We know nothing of the R WRC’s interior yet, but it’s safe to assume it won’t stray too far off the design we saw in the current race car. Look for the same no-nonsense design that retains very few parts from the original car. It should feature a pair of lightweight, bolstered seats to keep the driver and the co-pilot safe during those rough stages, while the multifunction, Alcantara-wrapped steering wheel will bring all the buttons and switches in front of the the man operating the race-spec hatch. The stock instrument cluster will be replaced by a small screen that will display the vital information. The production door panels will be replaced by carbon-fiber pieces, while the center console will be removed and the dashboard replaced with a lightweight shell that mimics the shape of the original element. An FIA-approved roll cage will provide the driver and his "guide" with the utmost safety in the event of a crash.


2015 Volkswagen Polo R WRC High Resolution Exterior
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Note: 2015 Volkswagen Polo WRC pictured here.

The revised aerodynamics will be backed by an updated drivetrain that will send more power to the wheels

The revised aerodynamics will be backed by an updated drivetrain that will send more power to the wheels. Even though Volkswagen had nothing to say about engine displacement and design, it’s safe to assume that based on the FIA’s new regulation for the World Rally Championship that the Polo R WRC will use a new version of the turbocharged, 1.6-liter four-cylinder found in its predecessor. For 2017, Volkswagen is planning to use a 380-horsepower unit, which is a significant, 62-horsepower increase over the current car. The increase in performance was achieved by widening the air restrictor from 33 to 36 mm and the ability to use the electronic differential for the power transmission. Coupled with the fact that the curb weight has been reduced by 25 kg and aerodynamics have been improved, the new car should be able to accelerate quicker and improve its stage times on just about any WRC course in the race calendar. I’d dare say that the new Polo R WRC will be able to hit 62 mph from a standing start in less than 3.5 seconds. No word on what transmission will send all that oomph to the wheels, but Volkswagen should use a new six-speed gearbox.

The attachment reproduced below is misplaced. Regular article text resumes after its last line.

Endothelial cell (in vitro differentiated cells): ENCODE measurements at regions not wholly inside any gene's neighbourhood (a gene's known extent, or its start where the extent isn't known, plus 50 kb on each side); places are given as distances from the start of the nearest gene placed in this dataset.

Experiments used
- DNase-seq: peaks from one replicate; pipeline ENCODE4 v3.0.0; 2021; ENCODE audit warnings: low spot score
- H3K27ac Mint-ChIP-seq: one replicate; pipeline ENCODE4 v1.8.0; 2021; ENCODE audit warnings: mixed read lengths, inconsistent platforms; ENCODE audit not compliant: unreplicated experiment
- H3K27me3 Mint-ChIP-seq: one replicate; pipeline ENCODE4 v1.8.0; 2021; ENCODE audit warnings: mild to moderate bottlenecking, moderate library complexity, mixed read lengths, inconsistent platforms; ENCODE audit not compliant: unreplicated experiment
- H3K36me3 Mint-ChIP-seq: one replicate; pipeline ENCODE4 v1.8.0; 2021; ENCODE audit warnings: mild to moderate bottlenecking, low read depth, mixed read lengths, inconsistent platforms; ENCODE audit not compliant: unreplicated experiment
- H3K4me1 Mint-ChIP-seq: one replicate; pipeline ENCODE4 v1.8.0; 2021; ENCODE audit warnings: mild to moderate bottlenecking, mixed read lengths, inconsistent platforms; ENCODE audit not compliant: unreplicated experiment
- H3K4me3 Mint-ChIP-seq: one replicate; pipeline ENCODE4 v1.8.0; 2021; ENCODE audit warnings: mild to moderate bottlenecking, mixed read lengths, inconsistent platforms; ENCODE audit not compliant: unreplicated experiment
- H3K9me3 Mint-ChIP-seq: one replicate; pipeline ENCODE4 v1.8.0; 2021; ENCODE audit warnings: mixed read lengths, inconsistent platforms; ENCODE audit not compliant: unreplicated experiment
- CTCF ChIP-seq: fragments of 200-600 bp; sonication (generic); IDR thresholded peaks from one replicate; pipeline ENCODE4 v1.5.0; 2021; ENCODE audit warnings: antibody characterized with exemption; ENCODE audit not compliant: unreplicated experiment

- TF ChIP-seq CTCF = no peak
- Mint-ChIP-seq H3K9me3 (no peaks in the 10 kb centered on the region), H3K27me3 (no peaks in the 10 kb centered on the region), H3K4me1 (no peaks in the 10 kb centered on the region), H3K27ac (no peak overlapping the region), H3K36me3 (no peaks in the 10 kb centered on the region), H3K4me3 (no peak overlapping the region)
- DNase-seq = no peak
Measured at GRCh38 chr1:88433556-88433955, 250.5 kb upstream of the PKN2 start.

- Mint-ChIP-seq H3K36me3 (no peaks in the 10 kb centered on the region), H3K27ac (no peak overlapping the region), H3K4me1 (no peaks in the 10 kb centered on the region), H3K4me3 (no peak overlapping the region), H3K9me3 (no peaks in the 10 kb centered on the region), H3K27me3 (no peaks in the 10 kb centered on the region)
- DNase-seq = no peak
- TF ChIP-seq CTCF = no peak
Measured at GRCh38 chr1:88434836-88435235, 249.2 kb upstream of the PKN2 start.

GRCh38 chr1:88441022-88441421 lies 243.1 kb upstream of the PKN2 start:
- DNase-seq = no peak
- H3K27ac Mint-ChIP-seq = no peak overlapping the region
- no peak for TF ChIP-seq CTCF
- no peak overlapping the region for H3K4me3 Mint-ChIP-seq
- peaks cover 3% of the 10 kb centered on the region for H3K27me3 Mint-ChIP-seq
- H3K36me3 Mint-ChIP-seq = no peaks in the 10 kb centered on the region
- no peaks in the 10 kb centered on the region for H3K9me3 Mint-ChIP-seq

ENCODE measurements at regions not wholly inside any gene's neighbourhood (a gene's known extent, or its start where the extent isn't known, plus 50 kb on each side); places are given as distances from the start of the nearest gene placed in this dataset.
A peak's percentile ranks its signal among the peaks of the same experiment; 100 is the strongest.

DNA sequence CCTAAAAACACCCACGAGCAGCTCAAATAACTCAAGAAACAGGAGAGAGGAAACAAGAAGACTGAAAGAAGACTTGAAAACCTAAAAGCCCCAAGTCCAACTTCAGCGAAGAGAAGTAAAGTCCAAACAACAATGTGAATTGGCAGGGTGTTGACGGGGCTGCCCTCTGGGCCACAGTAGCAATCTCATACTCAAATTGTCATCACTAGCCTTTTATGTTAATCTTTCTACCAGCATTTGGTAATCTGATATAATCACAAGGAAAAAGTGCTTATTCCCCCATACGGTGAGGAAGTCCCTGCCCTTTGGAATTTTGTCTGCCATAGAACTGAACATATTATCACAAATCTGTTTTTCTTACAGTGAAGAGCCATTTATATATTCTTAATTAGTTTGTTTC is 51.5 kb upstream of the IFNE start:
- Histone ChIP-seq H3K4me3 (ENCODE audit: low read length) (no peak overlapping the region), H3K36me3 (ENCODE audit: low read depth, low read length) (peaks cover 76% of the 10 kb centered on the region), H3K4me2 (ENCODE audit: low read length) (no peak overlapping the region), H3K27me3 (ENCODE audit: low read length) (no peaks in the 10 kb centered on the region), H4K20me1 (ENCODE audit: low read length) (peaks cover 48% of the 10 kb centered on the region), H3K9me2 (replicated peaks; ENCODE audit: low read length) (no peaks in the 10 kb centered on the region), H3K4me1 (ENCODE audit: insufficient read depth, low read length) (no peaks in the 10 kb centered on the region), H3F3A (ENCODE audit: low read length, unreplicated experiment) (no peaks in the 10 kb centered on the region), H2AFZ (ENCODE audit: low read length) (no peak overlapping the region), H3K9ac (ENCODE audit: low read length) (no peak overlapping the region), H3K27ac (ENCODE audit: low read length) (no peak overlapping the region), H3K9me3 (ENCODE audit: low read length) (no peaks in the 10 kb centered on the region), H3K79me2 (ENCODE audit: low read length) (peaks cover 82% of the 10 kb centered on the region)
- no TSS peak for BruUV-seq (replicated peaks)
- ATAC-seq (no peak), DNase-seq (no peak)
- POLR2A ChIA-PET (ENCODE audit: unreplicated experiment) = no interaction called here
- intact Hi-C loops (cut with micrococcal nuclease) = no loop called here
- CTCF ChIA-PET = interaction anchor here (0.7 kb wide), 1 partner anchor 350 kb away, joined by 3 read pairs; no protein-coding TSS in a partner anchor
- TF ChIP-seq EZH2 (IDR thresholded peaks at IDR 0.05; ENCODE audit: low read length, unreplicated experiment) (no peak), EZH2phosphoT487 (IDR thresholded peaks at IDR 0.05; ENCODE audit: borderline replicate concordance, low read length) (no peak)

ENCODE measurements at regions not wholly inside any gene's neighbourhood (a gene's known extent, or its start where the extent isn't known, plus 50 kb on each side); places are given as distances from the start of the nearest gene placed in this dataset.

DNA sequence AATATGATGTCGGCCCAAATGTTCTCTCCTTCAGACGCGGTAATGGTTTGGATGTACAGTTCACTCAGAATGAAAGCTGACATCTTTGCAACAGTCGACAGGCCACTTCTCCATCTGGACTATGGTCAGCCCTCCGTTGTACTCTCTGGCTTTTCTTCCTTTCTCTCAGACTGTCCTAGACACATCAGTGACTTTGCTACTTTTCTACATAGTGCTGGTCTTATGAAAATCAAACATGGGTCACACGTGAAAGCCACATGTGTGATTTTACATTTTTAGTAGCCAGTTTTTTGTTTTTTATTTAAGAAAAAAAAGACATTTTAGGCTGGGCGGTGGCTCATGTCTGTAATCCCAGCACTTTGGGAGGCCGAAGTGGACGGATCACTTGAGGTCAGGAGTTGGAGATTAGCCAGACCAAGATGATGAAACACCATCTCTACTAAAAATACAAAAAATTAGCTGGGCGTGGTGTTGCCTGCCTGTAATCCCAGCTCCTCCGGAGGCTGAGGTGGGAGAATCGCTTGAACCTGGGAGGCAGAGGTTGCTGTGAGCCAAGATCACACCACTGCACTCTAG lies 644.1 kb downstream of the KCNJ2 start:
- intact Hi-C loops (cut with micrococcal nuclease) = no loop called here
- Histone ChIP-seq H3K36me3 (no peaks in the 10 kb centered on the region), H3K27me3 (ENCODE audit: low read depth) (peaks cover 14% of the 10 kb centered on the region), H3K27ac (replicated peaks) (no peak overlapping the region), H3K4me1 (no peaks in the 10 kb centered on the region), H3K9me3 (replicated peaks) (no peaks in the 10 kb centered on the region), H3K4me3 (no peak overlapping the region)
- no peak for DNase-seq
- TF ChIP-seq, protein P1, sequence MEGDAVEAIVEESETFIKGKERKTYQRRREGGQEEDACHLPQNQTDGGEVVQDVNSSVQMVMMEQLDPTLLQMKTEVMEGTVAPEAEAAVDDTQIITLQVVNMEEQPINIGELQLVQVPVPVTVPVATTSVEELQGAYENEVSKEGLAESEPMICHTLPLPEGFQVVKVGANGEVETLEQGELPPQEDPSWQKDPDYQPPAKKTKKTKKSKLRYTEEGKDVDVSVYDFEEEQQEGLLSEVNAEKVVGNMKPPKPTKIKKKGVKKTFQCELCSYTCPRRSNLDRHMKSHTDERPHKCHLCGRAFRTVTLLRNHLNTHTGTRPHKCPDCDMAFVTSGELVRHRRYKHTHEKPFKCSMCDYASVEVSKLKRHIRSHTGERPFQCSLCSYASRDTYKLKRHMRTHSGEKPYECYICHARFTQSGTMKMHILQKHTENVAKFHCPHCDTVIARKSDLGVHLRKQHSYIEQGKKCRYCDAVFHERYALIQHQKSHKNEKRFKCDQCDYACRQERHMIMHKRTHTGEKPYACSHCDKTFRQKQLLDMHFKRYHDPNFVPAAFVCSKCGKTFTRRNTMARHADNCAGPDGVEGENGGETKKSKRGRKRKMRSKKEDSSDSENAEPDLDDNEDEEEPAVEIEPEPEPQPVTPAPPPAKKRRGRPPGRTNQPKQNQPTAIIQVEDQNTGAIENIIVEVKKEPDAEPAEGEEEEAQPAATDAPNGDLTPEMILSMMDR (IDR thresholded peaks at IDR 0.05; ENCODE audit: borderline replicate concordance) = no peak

Citroen DS3 WRC

2011 Citroen DS3 WRC High Resolution Exterior
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In 2017, the manufacturer’s championship will see five brands battle for supremacy. Volkswagen will be challenged by Hyundai, Ford, Citroen, and Toyota, the latter to return to WRC after a long absence. One of the Polo’s most important competitors will be the Citroen DS3 WRC. Set to return in 2017 with an upgraded car, Citroen will be looking to recapture the success it had before Volkswagen joined the series. Nothing is known about the new DS3 WRC, so all we can do is wait for Citroen to spill the beans on its next-generation rally car.

Read our full review on the Citroen DS3 WRC here.

Ford Fiesta RS WRC

2012 Ford Fiesta RS WRC High Resolution Exterior